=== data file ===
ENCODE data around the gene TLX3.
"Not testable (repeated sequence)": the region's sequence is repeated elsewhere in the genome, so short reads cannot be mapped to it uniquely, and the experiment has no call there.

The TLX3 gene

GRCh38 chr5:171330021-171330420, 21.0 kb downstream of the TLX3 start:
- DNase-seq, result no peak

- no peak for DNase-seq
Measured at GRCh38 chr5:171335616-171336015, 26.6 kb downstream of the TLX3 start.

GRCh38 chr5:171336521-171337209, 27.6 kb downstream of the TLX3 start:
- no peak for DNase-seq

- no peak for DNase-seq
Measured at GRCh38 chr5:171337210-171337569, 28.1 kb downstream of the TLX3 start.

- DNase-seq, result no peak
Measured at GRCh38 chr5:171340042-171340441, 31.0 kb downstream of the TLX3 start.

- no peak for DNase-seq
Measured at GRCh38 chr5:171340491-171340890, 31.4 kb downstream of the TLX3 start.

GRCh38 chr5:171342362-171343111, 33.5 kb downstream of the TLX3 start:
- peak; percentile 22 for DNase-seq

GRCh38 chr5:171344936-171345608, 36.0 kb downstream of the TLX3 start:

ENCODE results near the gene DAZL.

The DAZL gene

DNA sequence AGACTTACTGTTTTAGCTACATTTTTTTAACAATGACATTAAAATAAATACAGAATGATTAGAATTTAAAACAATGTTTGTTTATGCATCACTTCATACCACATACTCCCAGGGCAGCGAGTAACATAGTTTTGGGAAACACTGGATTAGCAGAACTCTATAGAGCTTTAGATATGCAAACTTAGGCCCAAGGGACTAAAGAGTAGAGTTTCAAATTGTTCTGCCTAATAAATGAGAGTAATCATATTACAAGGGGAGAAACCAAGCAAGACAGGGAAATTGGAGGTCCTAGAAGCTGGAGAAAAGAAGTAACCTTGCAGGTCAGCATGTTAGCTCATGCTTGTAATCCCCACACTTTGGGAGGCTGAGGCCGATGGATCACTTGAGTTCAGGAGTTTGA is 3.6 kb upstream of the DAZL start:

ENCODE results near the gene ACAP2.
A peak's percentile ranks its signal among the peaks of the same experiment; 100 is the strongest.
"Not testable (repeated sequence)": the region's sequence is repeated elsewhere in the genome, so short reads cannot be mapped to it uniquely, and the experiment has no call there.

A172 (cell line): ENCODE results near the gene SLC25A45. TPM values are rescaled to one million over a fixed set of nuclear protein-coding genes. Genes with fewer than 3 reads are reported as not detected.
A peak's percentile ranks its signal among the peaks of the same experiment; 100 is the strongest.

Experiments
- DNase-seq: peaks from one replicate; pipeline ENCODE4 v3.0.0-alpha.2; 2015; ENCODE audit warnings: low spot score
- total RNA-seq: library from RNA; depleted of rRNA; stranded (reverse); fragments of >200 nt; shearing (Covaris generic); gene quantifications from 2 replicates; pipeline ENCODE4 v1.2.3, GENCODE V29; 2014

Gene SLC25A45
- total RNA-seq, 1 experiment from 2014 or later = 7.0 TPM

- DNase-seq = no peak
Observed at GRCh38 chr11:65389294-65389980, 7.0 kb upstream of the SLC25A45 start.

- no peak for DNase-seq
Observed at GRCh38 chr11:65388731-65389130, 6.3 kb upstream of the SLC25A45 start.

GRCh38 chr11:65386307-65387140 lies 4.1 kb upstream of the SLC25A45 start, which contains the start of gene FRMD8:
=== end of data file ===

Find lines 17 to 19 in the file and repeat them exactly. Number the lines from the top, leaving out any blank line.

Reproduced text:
- peak; percentile 22 for DNase-seq

GRCh38 chr5:171344936-171345608, 36.0 kb downstream of the TLX3 start:

ENCODE results near the gene DAZL.